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New and Improved Pig Reopens

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New and improved Pig reopens

The club that first attracted faithful patrons to its small basement blues room revamps and expands its upstairs quarters as it makes plans for the '90s



We opened unofficially last weekend,” said Blind Pig manager Todd Headrick of the club’s newly expanded upstairs music room, “and 99.9 percent of the people who have seen it say they like it.”

Headrick seemed relieved, and with good reason. In with nearly two years since the former EMU student took over the bulk of the club’s managerial responsibilities, he has turned it from a problematic nightclub-restaurant into a successful sports bar (the 8-Ball Saloon) and now, after nearly a month’s remodeling, a spacious rock-and-blues concert room.

Headrick booked two Ann Arbor perennials to perform over the Labor Day weekend: George Bedard and the Kingpins and Steve Nardella’s Rock and Roll Trio. “George and Steve are Ann Arbor history, in terms of music,” he said.

For the official grand reopening, there will be a two-night festival featuring artists from the club’s namesake record label, Blind Pig Records. Headlining tonight will be blues guitar legend Buddy Guy, while Saturday will feature Clarence “Gatemouth” Brown. Appearing on both nights will be Joanna Conners and her Bluesmasters, Peter “Madcat” Ruth’s Pressure Cooker and Steve Nardella’s Rock and Roll Trio.

There was something inevitable about the process by which the tiny basement blues room that seated 60 and the equally tiny restaurant upstairs came to expand and take over the entire building, said Headrick.

“I knew it was time to change things at the Timbuk III show in April of ’87,” he said. That show — in which a new, critic’s-darling band was booked at an exorbitant guarantee, and then flopped - made Headrick realize that the club could not count on live music to support the music room, and that it would have to develop other audiences that had nothing to do with the upstairs bar and its music.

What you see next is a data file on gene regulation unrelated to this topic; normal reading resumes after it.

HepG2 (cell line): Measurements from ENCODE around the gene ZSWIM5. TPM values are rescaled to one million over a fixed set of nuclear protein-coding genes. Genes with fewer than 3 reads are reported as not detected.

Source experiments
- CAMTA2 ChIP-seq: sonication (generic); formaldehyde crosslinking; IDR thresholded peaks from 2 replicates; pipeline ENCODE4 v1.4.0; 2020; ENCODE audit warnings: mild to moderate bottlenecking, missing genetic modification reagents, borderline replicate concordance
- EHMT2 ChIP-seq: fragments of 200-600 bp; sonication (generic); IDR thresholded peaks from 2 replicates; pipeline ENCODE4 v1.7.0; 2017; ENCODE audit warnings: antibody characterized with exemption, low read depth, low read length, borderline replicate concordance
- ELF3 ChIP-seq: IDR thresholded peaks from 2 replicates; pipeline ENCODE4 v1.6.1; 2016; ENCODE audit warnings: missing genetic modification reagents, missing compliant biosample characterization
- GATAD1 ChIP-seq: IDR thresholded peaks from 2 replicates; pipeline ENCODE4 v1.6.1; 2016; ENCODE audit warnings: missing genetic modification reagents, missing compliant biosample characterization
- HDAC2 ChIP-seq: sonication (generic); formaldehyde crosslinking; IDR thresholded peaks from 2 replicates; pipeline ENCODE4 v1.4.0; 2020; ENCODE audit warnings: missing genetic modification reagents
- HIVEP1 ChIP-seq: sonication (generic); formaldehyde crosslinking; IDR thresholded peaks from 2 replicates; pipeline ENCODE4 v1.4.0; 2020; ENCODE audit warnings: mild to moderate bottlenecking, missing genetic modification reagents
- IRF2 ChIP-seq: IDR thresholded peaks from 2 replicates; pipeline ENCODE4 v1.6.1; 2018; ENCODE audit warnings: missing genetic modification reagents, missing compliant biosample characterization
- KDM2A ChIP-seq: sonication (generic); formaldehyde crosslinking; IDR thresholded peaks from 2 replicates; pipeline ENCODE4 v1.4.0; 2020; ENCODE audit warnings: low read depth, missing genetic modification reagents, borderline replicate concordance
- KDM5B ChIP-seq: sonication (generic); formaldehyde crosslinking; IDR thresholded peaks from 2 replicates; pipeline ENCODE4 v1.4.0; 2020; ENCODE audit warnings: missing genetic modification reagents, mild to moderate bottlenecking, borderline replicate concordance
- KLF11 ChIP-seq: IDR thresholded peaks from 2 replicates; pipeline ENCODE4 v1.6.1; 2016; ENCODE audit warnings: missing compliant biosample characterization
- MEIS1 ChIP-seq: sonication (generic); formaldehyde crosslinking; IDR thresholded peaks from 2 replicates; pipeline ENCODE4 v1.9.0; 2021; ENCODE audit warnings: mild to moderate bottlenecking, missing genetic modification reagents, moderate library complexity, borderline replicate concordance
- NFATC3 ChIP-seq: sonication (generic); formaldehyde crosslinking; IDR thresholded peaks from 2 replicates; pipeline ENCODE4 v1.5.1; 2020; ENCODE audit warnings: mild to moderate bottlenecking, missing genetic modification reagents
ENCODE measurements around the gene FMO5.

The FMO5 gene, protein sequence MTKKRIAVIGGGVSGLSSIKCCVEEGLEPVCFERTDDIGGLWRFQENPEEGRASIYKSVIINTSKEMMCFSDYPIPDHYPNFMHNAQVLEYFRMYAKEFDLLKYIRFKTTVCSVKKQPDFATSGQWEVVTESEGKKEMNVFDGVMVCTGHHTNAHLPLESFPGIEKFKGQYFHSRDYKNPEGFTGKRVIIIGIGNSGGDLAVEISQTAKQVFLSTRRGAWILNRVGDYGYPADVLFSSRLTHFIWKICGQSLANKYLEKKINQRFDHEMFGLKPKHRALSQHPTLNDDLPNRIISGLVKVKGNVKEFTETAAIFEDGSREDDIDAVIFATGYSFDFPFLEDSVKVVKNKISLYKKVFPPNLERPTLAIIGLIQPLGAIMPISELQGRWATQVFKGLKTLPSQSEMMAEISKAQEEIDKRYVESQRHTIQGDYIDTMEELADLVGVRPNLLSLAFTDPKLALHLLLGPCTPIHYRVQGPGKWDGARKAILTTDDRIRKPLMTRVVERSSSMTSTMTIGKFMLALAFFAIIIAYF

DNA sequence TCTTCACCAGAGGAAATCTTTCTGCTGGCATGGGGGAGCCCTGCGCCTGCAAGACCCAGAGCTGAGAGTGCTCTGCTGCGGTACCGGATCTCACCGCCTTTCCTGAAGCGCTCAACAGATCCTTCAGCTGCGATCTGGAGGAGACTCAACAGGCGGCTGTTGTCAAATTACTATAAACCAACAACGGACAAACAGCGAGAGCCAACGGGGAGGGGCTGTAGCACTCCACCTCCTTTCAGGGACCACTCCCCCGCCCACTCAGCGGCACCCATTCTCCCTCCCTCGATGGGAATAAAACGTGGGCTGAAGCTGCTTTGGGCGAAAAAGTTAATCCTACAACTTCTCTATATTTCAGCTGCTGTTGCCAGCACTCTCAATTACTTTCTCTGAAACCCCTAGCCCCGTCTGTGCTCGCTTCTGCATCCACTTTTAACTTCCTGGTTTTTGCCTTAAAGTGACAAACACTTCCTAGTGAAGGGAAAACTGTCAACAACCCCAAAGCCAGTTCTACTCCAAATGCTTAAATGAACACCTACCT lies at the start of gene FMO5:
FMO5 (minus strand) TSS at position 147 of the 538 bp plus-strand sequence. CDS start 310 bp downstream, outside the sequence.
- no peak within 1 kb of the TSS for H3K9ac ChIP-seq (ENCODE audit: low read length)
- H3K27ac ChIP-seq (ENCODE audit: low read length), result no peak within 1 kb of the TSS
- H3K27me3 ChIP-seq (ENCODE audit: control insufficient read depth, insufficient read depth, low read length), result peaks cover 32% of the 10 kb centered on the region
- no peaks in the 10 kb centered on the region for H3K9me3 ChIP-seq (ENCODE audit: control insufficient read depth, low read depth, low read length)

The 8-Ball Saloon was conceived around the idea that there was a substantial crowd that wanted a sports-oriented atmosphere. It also provided a place in downtown Ann Arbor where patrons could shoot a game ol pool or throw darts.

To say that the 8-Ball has been successful is putting it mildly. In fact, the 8-Ball has been so successful that it has stratified the club’s audience and pointed the way to further changes. With music in the back room and lower prices downstairs, a virtual void was created in the front bar, said Headrick. The exception was on busy concert nights, when it served as a sort of overflow room.

So, construction began. Now, where there were two cramped rooms, there is a spacious club with good sight-lines, and one long bar. The old decor (Chicago speakeasy motif with posters from grade-B gangster epics, clutter, odd sight-lines and a maze of standing rails, booths and stools) turned packed shows by Martha Reeves, the Cowboy Junkies and Mitch Ryder into nightmares for patrons. Now, there is a modern, art deco-inspired decor, and an array of photos and paintings of rock stars, which is more in keeping with the musical background of most of the patrons.

Headrick is vague on the specifics of what sort of acts he plans to spotlight in the new room. “We want to keep a variety of music - I don’t want to stick strictly to the blues - and the only things I don’t do are jazz and folk.” Still, the club’s heritage is blues, and this weekend’s Blind Pig Records’ blow-out will be followed a week from now with a festival of artists from the Detroit-based Blues Factory label; that will feature a half-dozen artists like Chicago Pete and the Detroiters and the Robert Noll Blues Mission on Sept. 16.

With this weekend’s opening, the club makes a commitment to the audiences it has cultivated so successfully in the past. And, if anybody’s mourning the days of blues in the basement and nachos upstairs, they aren’t complaining too loudly. Ann Arbor is a changing town, and the Blind Pig evidently plans to keep up.

The Blind Pig Records Festival will celebrate the Blind Pig's (208 S. First St.) grand reopening tonight and Saturday. Headlining tonight is Buddy Guy; Saturday's headliner is Clarence 'Gatemouth' Brown. Joanna Conners and her Bluesmasters, Peter 'Madcat' Ruth's Pressure Cooker and Steve Nardella's Rock and Roll Trio supporting both nights. Advance tickets are $12.50, and are available at any Ticketmaster Outlet. For more information, call 996-8555.


The Blind Pig reopens officially this weekend after being closed for a month of remodeling. Patrons who come to the Blind Pig Records Festival tonight and Saturday will find the two upstairs rooms have been transformed into one streamlined concert venue.